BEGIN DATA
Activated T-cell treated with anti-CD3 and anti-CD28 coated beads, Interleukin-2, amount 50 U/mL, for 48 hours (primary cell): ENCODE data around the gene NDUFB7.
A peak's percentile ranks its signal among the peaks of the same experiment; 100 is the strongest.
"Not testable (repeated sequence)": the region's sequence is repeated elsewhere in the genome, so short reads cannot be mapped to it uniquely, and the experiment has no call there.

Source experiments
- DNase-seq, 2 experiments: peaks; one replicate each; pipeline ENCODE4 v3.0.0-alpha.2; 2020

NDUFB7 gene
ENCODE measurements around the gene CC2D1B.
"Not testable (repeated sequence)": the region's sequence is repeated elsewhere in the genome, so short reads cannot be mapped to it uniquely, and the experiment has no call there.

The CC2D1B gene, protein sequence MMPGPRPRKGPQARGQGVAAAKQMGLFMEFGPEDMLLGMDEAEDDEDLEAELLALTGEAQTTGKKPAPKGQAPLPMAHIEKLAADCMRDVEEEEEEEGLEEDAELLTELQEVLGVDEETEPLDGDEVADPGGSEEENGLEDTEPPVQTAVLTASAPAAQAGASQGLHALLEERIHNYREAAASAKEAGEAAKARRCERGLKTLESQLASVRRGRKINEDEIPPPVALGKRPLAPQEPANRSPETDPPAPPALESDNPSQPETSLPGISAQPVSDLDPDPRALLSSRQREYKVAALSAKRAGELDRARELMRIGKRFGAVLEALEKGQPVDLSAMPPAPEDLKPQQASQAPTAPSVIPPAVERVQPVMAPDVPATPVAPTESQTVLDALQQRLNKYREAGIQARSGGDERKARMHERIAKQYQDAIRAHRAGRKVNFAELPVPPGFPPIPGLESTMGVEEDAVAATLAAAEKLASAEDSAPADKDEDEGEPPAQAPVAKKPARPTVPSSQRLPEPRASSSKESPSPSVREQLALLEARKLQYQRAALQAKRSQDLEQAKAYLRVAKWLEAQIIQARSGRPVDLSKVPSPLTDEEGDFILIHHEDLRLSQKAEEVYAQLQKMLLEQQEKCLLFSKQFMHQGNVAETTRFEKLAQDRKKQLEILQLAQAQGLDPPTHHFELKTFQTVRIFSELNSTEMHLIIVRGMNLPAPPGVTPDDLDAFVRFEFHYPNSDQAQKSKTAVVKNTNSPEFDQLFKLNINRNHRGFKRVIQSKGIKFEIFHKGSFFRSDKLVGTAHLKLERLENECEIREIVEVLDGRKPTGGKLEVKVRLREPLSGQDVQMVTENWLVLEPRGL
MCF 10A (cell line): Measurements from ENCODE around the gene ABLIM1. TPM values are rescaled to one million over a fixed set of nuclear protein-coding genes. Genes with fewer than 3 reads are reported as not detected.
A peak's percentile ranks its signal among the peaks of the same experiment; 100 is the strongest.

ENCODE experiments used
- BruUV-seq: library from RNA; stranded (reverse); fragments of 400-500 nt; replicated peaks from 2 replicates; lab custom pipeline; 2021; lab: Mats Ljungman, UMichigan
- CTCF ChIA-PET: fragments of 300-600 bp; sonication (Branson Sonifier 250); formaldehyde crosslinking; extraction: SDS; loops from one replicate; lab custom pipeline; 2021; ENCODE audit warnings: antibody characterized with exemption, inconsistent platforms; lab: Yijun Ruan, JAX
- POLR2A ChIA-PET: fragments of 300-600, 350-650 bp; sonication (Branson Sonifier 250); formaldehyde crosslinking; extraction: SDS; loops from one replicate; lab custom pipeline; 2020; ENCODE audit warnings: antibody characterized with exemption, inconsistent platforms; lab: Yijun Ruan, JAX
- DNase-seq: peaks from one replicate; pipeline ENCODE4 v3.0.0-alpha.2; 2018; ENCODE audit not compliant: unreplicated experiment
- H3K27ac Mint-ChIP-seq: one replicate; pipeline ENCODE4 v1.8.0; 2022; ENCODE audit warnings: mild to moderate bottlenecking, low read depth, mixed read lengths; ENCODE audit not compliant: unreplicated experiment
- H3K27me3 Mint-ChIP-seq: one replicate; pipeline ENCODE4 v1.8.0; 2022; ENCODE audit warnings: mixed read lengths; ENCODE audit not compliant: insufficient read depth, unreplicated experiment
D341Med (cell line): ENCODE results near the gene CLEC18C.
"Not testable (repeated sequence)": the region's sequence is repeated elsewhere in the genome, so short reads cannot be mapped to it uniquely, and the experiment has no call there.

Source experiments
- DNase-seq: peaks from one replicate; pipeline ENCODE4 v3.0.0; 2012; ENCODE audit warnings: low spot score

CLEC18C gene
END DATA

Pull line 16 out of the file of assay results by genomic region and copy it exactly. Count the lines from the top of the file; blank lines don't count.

- DNase-seq: peaks from one replicate; pipeline ENCODE4 v3.0.0-alpha.2; 2018; ENCODE audit not compliant: unreplicated experiment